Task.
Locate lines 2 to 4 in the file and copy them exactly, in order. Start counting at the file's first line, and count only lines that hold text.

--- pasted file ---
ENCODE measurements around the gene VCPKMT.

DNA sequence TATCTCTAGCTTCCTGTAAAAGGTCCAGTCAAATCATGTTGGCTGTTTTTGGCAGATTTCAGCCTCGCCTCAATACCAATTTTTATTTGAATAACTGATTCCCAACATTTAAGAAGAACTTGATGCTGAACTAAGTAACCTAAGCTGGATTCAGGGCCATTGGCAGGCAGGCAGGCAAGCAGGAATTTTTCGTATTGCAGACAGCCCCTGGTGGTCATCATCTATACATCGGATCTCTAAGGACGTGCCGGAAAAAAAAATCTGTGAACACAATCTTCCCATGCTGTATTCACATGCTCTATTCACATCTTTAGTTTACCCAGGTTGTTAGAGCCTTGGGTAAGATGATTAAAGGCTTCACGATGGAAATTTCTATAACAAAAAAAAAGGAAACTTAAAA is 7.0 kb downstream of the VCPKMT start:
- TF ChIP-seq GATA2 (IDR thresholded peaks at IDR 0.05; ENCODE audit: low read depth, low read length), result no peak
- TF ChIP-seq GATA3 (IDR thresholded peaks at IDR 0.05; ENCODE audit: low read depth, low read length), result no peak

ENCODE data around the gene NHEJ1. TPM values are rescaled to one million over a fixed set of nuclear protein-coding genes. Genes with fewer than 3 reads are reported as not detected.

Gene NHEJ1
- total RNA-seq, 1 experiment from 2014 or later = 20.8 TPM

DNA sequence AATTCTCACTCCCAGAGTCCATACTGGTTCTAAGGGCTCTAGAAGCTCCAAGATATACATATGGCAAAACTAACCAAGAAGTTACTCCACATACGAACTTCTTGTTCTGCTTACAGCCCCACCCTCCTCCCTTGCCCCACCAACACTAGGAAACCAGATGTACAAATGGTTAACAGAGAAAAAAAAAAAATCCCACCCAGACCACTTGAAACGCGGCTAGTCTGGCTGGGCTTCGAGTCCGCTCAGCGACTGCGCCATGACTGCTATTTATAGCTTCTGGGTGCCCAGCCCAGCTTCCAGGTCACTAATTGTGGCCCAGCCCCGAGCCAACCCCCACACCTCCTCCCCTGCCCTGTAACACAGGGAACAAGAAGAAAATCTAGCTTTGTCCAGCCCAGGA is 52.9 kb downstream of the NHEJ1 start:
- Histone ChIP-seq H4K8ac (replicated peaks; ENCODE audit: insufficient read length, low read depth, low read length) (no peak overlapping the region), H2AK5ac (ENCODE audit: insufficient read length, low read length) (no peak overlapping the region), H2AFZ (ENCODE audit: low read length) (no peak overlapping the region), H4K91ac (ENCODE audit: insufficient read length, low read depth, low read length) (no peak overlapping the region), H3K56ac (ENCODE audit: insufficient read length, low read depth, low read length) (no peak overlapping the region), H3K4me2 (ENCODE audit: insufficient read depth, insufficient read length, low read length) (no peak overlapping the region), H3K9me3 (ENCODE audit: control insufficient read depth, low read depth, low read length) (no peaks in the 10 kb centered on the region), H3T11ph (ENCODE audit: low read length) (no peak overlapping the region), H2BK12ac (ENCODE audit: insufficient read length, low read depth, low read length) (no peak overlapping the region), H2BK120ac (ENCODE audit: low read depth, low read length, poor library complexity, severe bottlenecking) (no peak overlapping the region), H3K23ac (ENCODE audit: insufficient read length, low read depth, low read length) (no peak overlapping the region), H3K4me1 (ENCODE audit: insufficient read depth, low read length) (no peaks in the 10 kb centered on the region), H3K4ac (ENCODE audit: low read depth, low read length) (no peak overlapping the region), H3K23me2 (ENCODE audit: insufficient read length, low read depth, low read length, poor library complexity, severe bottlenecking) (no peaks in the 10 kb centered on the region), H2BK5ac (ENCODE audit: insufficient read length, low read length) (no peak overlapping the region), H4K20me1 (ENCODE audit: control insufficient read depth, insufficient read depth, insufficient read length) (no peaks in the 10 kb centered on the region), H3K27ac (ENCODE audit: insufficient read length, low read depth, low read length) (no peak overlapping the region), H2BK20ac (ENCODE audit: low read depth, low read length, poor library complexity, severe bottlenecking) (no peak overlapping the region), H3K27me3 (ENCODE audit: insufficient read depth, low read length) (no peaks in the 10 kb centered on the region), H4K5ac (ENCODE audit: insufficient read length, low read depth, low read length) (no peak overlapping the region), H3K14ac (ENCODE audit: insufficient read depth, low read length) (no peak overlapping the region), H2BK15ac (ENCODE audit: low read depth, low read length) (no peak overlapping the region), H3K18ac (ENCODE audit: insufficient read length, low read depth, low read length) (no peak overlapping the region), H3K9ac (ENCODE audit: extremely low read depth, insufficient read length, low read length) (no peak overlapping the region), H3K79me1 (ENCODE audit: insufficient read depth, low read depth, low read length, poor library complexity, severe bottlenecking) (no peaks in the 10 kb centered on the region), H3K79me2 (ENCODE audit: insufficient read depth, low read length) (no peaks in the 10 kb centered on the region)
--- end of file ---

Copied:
DNA sequence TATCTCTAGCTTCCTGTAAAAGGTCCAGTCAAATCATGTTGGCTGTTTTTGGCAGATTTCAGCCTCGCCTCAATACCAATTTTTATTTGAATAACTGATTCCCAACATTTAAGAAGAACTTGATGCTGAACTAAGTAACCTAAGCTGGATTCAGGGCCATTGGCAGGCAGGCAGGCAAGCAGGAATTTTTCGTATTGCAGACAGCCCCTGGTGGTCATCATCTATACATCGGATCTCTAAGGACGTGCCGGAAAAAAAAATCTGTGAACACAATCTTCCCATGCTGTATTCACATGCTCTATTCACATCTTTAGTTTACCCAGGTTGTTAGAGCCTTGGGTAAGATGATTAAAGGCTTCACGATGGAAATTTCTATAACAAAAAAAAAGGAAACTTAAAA is 7.0 kb downstream of the VCPKMT start:
- TF ChIP-seq GATA2 (IDR thresholded peaks at IDR 0.05; ENCODE audit: low read depth, low read length), result no peak
- TF ChIP-seq GATA3 (IDR thresholded peaks at IDR 0.05; ENCODE audit: low read depth, low read length), result no peak